Eager and anxious parents stand on the sidelines yelling laughably loud anytime a kid touches the ball. If you recorded the cheers only, documented the number of pictures and video taping minutes, you would never guess this was just a regular Saturday soccer game, for 4 year-olds.
We affectionately call soccer for the little ones herd ball. The ball moves, the herd runs after it and if they catch the ball, the boldest players stand in a huddle kicking it until it escapes the herd and they can run after it again. Usually there is goalie or player on the field playing with the grass, swinging from the top of the goal. And often there is one player crying or one parent fighting anger or tears. The player because no one will share the ball. The parent because she can’t understand why her daughter won’t try to get the ball.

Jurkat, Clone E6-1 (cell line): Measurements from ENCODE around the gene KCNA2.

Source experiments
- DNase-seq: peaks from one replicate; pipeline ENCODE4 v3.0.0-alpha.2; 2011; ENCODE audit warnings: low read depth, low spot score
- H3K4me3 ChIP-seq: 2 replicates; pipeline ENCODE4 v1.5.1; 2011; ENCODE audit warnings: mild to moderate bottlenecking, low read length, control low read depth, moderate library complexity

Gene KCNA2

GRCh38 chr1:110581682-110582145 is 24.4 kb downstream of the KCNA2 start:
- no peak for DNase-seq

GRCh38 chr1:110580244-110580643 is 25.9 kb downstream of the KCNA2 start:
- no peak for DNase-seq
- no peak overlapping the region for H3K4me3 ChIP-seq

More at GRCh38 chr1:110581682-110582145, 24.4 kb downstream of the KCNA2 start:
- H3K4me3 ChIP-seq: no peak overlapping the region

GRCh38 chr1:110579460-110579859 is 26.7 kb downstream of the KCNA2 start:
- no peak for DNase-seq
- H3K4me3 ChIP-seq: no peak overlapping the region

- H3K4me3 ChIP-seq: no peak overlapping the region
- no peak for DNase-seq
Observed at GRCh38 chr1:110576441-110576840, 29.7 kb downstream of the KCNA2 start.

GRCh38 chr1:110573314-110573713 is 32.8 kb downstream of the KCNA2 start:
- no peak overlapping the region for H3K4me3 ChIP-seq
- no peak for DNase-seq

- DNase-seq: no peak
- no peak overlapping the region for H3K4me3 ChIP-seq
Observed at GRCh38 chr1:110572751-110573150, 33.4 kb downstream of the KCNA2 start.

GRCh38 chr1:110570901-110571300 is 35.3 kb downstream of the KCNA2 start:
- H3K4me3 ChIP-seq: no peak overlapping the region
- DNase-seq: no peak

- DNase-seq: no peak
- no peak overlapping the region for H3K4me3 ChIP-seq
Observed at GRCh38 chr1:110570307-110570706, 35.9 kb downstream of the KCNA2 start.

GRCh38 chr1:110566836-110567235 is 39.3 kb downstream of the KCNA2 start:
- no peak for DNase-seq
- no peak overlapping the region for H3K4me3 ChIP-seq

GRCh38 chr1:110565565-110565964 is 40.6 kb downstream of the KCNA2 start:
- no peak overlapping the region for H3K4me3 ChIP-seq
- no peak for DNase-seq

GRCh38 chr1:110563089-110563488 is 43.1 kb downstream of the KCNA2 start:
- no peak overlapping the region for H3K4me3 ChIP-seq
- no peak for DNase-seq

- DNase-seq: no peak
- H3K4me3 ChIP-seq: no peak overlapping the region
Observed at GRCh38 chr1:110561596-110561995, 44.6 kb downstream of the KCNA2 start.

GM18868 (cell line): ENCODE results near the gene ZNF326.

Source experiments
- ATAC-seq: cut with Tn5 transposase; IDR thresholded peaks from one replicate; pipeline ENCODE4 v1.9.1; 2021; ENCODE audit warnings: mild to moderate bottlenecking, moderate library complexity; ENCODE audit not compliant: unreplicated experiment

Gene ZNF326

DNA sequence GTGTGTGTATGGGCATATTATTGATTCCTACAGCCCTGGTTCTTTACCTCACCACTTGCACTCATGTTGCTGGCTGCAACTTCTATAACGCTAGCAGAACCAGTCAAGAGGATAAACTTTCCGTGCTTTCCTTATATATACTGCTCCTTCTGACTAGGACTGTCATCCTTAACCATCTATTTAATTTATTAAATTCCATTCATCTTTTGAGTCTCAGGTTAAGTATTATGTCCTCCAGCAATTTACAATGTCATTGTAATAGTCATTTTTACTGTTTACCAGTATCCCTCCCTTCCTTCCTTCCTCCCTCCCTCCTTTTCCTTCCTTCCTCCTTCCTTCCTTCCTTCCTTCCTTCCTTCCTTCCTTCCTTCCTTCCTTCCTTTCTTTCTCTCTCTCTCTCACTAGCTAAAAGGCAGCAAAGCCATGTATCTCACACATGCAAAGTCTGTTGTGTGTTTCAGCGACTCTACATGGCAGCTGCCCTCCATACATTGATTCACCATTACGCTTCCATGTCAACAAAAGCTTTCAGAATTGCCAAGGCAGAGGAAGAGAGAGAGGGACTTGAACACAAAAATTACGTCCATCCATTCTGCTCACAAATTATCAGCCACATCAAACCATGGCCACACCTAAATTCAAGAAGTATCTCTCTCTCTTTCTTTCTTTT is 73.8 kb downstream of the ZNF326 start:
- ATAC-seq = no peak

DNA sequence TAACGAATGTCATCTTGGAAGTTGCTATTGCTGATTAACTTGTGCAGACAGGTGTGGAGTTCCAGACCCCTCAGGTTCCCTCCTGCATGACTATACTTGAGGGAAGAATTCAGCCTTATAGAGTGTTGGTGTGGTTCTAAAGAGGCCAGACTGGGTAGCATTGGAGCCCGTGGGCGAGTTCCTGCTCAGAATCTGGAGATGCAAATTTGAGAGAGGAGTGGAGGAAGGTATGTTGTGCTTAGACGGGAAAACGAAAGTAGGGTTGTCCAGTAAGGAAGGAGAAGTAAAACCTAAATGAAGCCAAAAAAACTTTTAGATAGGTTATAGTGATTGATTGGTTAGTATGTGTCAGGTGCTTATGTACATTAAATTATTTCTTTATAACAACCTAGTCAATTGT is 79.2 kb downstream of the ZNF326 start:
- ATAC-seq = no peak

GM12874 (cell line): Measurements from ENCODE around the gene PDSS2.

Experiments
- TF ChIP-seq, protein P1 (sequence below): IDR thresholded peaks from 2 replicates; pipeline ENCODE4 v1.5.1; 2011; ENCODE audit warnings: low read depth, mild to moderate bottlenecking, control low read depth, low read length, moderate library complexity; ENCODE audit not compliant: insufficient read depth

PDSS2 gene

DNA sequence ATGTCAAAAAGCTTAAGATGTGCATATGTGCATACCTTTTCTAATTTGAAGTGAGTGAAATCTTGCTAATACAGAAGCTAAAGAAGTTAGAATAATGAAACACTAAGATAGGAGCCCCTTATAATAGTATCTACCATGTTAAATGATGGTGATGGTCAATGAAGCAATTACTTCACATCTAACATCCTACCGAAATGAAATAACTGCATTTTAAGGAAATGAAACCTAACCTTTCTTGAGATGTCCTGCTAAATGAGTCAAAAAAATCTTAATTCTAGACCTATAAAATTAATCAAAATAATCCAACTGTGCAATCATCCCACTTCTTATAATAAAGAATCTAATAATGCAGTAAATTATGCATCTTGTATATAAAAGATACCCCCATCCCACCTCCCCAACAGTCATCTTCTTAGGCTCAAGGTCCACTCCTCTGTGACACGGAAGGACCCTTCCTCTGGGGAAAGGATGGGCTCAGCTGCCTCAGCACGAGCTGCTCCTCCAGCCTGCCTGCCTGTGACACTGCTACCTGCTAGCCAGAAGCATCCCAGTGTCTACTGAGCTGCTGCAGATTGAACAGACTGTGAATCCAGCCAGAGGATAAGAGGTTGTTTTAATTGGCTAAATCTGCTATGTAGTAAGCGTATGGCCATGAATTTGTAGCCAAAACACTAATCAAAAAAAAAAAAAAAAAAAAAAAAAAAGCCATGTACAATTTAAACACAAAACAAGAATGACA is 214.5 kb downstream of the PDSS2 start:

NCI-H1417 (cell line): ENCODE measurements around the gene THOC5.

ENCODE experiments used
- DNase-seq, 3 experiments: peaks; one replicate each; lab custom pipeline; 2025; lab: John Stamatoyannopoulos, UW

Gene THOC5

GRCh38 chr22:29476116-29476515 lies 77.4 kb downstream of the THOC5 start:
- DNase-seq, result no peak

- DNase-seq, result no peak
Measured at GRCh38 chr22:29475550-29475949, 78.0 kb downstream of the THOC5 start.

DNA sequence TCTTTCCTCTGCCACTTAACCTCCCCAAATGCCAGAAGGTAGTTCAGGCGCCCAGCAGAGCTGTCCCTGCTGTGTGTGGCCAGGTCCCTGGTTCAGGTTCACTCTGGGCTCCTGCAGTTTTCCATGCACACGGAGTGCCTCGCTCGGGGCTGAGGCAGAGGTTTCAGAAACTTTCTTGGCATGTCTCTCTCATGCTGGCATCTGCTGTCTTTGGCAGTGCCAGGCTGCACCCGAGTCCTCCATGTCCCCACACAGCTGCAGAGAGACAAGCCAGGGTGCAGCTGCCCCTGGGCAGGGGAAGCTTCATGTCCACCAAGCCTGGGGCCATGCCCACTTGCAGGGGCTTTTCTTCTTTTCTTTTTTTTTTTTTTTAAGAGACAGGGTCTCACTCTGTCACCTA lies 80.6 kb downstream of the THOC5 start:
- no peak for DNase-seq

We spend the first years of our child’s life teaching them to share everything but sippy cups and diapers. Then we put them on the soccer field and ask them to steal the ball, ignore the player who fell to the ground and kick a ball directly into a goal even though another kid is in the way. Unless a child has an older sibling, expectations on the soccer field are confusing.
And like the soccer field, all things parenting require clear expectations. Part of our job in training our kids is to teach expectations for different areas of life. Shoes don’t go on the table. No running in the street. Put clothes away when you are done with them. No kissing boys until you are 25. Really parenting is a game of handling and communicating expectations. Because not knowing the expectations creates tension and sometimes tears and laughable moments.